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Defects in perovskite-halides and their effects in solar cells

Nature Energy volume 1, Article number: 16149 (2016) | Download Citation

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Abstract

Solar cells based on perovskite-halide light absorbers have a unique set of characteristics that could help alleviate the global dependence on fossil fuels for energy generation. They efficiently convert sunlight into electricity using Earth-abundant raw materials processed from solution at low temperature. Thus, they offer potential for cost reductions compared with or in combination with other photovoltaic technologies. Nevertheless, to fully exploit the potential of perovskite-halides, several important challenges must be overcome. Given the nature of the materials — relatively soft ionic solids — one of these challenges is the understanding and control of their defect structures. Currently, such understanding is limited, restricting the power conversion efficiencies of these solar cells from reaching their thermodynamic limit. This Review describes the state of the art in the understanding of the origin and nature of defects in perovskite-halides and their impact on carrier recombination, charge-transport, band alignment, and electrical instability, and provides a perspective on how to make further progress.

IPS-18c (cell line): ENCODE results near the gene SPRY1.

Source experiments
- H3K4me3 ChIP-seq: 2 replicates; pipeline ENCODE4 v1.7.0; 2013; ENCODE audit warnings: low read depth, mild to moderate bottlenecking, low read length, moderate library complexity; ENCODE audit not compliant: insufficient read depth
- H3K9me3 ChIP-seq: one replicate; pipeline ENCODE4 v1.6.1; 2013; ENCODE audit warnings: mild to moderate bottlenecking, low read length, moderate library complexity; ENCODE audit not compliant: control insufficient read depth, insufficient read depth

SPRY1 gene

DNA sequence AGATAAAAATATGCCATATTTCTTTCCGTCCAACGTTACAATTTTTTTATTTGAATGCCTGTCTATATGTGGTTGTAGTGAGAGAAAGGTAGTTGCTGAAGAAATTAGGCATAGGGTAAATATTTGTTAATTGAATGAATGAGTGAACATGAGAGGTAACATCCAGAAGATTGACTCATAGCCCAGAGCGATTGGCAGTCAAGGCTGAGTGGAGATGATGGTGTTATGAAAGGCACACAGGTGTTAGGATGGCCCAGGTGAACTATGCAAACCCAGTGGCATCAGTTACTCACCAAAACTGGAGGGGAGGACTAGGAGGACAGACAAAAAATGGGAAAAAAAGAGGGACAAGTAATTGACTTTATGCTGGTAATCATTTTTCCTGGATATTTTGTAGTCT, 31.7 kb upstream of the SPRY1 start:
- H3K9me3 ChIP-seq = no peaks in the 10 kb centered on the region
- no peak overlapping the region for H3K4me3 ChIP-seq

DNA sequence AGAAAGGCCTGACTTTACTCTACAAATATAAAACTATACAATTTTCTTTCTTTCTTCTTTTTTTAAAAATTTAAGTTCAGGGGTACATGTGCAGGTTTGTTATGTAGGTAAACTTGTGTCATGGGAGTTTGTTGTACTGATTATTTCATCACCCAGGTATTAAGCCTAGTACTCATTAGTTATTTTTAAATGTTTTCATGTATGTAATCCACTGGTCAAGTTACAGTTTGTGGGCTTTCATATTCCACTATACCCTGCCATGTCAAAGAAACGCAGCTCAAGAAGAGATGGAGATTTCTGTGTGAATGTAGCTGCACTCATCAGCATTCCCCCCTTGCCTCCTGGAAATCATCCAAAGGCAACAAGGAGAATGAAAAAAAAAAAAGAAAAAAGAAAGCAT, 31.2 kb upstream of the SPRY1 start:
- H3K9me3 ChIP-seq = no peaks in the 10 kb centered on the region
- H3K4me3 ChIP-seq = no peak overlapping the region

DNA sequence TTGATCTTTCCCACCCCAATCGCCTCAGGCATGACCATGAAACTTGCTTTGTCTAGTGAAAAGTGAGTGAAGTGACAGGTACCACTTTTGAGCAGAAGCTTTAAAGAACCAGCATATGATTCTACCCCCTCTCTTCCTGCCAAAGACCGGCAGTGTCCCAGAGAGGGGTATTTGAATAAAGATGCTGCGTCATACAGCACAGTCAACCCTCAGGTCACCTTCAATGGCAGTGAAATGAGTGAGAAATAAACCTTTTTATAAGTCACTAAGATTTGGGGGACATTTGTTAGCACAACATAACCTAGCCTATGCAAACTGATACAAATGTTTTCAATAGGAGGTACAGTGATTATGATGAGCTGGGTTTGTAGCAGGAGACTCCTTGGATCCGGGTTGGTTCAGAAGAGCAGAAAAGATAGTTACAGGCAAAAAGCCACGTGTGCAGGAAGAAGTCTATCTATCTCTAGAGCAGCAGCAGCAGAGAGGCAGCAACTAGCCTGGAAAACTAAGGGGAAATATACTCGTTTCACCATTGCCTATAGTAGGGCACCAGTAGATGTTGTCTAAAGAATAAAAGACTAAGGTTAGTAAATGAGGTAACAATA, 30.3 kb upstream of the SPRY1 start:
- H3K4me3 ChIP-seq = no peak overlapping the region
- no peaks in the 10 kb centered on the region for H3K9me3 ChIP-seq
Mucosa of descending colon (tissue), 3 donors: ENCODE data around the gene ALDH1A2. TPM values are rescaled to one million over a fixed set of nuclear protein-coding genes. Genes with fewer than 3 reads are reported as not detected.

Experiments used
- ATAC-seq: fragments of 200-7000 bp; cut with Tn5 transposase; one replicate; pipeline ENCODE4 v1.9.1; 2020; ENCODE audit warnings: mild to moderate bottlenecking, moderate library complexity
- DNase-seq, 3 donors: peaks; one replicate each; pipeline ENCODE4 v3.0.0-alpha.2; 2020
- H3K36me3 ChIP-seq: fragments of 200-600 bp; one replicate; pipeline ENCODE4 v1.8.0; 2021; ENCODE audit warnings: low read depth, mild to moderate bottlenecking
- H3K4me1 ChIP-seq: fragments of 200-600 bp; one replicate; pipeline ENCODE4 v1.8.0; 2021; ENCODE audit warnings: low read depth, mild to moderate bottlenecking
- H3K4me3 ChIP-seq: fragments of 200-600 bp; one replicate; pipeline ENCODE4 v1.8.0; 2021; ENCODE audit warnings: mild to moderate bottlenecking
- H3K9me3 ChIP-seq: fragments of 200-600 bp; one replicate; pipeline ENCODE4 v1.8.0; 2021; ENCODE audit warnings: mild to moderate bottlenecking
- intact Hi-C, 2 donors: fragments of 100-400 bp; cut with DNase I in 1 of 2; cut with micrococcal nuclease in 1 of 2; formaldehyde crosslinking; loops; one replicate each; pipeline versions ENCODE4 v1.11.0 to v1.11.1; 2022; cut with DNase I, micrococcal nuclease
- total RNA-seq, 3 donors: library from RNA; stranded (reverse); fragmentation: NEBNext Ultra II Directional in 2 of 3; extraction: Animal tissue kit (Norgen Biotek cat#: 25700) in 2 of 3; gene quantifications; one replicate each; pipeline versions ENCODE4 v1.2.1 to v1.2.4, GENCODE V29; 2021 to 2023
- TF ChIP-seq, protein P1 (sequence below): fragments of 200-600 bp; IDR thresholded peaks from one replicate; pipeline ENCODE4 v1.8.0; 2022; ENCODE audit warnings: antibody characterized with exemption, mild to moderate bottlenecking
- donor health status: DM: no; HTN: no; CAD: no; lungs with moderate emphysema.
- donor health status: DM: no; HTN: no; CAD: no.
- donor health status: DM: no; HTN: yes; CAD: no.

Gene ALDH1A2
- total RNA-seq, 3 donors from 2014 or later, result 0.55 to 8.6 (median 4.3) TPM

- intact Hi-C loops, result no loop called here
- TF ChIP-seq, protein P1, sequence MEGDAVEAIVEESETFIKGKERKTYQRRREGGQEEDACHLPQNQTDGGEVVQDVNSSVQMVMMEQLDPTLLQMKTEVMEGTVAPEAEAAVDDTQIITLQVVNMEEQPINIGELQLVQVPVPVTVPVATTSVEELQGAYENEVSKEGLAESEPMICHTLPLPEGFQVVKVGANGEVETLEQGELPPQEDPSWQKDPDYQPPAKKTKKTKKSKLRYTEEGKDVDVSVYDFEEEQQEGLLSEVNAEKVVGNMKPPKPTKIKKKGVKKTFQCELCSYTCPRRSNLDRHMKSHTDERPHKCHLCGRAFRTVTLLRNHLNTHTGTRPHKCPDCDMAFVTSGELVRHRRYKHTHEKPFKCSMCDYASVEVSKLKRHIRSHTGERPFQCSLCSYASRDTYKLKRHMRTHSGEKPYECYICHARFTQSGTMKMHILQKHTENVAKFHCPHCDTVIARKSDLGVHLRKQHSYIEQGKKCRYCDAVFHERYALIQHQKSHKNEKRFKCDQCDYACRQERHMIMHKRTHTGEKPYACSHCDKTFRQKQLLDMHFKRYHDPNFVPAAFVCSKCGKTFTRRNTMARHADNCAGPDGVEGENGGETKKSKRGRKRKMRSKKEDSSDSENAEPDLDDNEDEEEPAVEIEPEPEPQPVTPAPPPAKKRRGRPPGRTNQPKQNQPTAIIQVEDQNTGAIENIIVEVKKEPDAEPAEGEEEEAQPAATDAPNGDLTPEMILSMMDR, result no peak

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Acknowledgements

A.P. and J.M.B. thank the European Union Seventh Framework Programme (FP7/2007-2013) for funding under grant agreement no. 604032 of the MESO project.

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  1. Center for Nanoscience and Technology, Italian Institute of Technology, via Giovanni Pascoli 70/3, Milano 20133, Italy.

    • James M. Ball
    •  & Annamaria Petrozza

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https://doi.org/10.1038/nenergy.2016.149

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